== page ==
EXTERIOR DESIGN: INTERIOR SHIFTS

The season is changing, chocolate’s in the air.

We’ll all soon have that twinge of an urge to simplify, brighten up, change our surroundings a little.

Because we can. Can’t we?

In every office in which I’ve worked recently, I’ve been struck by how ‘zoned’ the space has become.  Privacy is the new status, and there are some fabulously imaginative ways of ensuring that subtle and covert signals are clearly understood.

(And overt signals have by no means disappeared.  I know a building where hundreds of young talented people work in which – still – carpet, wallpaper and a mysteriously wealthy fragrance greet those leaving the lift at the ‘Board Floor’)

Having just had a lovely little travelling time in a European city that has consistently appeared top of the happiness tables. (Copenhagen, Denmark. Britain was 23rd on this list in 2016) I’ve been struck by how profoundly and speedily, surroundings alter mood, morale, and possibly even world view.

A quick Google study will uncover many studies about architectural and urban design that promotes calm, or relaxes, or soothes.  But something much simpler is open to us all.
The effect of mixing, naturally, different ages, priorities, and expertise.

The interior effect in that extreme building (and it is intended, isn’t it?) to a visitor entering that floor is to feel inadequate, inferior, and clearly without power.  The interior effect of a Copenhagen street by contrast is very different.  An interior shift can be felt; a shift towards a positive yet relaxed feeling that anything is possible.  Because homes and business are mixed up. Because evidence of children’s lives are visible everywhere. Because the Civic Buildings (how thrilling to situate ‘Borgen’) are low –key and relatively open.

So simple. Mix us up more, and we feel better.

QUESTION ART

H80pxtreeave you noticed lots of interviews going on in public places recently?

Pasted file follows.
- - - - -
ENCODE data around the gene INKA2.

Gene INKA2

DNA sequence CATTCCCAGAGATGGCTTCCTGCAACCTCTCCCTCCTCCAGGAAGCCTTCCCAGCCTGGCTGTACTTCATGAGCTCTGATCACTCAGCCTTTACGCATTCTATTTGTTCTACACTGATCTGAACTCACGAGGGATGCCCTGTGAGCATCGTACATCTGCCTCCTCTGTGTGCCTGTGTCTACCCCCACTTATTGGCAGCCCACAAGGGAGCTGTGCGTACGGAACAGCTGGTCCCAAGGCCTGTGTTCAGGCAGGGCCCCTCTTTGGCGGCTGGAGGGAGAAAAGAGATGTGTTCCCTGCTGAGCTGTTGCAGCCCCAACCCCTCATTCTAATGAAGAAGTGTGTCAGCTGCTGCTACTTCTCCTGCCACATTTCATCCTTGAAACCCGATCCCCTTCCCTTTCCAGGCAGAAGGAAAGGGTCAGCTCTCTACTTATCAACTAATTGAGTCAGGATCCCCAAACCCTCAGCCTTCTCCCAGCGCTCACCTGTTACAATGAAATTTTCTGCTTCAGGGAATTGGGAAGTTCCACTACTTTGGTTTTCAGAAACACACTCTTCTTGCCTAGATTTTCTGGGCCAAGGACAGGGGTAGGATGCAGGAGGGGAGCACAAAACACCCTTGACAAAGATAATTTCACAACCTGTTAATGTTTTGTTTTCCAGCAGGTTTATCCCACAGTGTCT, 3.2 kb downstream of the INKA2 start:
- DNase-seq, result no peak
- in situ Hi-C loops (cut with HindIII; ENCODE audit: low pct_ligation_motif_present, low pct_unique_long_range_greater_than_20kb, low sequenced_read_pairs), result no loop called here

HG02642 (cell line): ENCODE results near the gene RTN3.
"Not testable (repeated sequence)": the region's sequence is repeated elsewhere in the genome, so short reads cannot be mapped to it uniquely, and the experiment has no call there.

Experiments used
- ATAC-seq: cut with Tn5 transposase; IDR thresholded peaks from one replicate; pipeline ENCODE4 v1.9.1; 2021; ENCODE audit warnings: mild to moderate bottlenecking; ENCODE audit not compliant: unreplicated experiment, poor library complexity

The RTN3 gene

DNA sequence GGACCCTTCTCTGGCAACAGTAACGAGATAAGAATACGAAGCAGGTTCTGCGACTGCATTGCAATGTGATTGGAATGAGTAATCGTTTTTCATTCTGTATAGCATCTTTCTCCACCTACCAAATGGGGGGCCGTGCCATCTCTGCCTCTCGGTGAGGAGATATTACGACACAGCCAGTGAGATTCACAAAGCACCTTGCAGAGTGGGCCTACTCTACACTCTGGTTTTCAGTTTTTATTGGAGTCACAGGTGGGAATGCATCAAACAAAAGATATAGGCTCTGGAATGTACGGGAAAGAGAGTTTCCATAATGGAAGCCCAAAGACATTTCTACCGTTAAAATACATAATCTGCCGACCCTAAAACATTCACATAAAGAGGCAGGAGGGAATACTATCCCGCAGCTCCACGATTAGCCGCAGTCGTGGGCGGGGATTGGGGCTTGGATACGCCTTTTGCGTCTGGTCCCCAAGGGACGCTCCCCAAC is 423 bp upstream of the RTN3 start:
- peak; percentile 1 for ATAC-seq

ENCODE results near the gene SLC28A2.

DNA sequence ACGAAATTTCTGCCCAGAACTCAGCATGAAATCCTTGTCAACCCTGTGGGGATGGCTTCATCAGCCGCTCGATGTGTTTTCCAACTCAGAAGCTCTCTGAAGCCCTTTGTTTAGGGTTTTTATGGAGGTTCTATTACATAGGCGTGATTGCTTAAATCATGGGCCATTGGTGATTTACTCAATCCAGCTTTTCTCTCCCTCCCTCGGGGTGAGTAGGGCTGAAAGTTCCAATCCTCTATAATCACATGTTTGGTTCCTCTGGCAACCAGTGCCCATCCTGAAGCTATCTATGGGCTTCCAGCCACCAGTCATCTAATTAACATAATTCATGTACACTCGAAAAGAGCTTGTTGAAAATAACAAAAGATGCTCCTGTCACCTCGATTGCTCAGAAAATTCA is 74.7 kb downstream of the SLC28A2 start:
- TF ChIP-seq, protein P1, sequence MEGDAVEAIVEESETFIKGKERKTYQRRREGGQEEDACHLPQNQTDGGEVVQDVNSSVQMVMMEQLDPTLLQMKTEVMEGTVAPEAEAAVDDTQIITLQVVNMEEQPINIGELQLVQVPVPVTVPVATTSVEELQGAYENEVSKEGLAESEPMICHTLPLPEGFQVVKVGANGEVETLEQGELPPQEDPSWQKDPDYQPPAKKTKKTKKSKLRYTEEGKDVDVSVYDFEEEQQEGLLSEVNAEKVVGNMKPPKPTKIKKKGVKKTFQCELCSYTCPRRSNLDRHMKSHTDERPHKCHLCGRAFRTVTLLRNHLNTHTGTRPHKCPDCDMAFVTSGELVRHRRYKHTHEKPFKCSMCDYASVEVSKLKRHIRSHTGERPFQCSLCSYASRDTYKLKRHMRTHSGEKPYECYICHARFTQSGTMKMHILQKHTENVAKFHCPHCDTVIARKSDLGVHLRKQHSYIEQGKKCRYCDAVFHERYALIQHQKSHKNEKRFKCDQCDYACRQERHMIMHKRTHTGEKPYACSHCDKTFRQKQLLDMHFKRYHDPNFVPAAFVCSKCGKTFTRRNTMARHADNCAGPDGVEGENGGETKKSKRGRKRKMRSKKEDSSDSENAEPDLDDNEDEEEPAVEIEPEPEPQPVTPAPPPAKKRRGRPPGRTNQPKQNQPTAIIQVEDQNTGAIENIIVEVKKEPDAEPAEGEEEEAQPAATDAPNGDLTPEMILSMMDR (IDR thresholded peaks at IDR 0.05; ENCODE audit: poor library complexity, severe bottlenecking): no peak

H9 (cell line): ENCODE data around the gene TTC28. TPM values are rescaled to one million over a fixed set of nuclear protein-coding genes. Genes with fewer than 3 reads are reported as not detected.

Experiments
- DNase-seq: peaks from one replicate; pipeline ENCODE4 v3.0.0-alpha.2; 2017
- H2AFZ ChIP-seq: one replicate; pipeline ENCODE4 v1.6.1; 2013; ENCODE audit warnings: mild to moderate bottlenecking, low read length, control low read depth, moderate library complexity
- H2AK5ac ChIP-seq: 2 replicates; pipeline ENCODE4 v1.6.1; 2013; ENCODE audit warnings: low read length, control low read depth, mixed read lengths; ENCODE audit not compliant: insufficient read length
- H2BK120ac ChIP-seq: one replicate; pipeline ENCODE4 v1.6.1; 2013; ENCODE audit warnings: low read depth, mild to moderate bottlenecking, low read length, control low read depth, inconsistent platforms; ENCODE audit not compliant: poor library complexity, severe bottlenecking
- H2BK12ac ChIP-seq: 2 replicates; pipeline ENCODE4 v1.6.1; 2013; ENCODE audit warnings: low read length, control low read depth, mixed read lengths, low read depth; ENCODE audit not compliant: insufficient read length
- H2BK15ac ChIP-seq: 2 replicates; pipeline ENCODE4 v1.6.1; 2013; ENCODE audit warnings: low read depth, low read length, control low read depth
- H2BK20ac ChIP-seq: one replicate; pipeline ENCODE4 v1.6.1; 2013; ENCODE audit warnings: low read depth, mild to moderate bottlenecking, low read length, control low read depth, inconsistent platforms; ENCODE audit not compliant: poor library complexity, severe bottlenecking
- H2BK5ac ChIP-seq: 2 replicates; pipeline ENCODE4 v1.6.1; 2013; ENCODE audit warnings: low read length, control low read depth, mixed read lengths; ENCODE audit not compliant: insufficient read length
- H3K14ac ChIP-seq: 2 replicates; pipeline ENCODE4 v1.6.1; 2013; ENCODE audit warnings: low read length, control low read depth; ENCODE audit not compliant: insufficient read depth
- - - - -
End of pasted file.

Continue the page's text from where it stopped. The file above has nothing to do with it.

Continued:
Perhaps privacy doesn’t matter so much, and we all just choose to tune in and out? Whatever the reason for the apparent rise, I’m definitely able to hear just about every word of the typical café interview these days. And they’re quite boring.

I double-checked with a couple of reliable young persons who have recently been through the process.
The consensus is that interview questions really have become more tedious.  I’m told the top faves are still ‘Where do you see yourself in 5 years time’, ‘What are your main strengths and weaknesses’, and that the opener is nearly always ‘Tell me about yourself’.

Penny Hunt's drawing of a cake to be used in interview processes

And those questions copied from newer corporate cultures (‘If you were a pizza topping what would you be?’) sound amazingly weird when you hear them asked out in the open air – in ‘real’ surroundings. (The Google interview process enjoyed some brief fame for this. If we were to make up, I don’t know, ‘How many knitting needles do you think there are in Brisbane’ we’d be on the sensible side of what used to go on.)

Even the start of the long recruitment dance – the CV – is so hard to judge and get ‘right’: it’s so hard not to sound too ‘shiny’. Perhaps it’s the CV format that sets the tone for the interview mood. Unfortunately.  The comedian Alexi Sale used to include a lovely CV suggestion in one of his riffs about the soul-perils of work. He suggested that everyone has some sort of everyday brilliant talent, and that this should the core of any resumé.

Are you someone who can always find a parking place, for example? Perhaps you can do that amazingly loud fingers-in- mouth whistle that summons cabs from miles away? Perhaps you can eat the middle out of a biscuit?  The really worthwhile point in his suggestion I think is to watch out that we don’t train and massage away any clue to the everyday, real, person who has put themselves forward for a leap into the unknown – the new job.

And isn’t being grounded and real rather a crucial and desirable quality in any role?  We can teach skills. Experience will come. Who is this (brave) person?  Wouldn’t it be good to break out of that dehumanizing language of the recruitment process?  Wouldn’t it be more constructive to have a play with questions that actually let someone be themselves and share their own sense of balance and perspective?  No need to be passionate about everything.  No need to have to seem professionally keen all the time

I asked a client about this. We felt the only pace to solve it was the pub.

Amazingly it worked.

No, truly.

  • We realised that what we really wanted when interviewing others was to find answers to two of our own burning questions:
  • “Would we have a fun time with this person on a long train journey”
  • “Does this person have a life?”

The pub magic ran out pretty quickly of course, and the debate continues: but we got to….

  • ‘ Anything made you laugh today?’
  • ‘ How old do you feel inside?’

(and of course offer our own internal ages. Mine’s 12, I think) before getting waylaid by possible CV alternatives.
I thought a freshly baked cake was an excellent idea.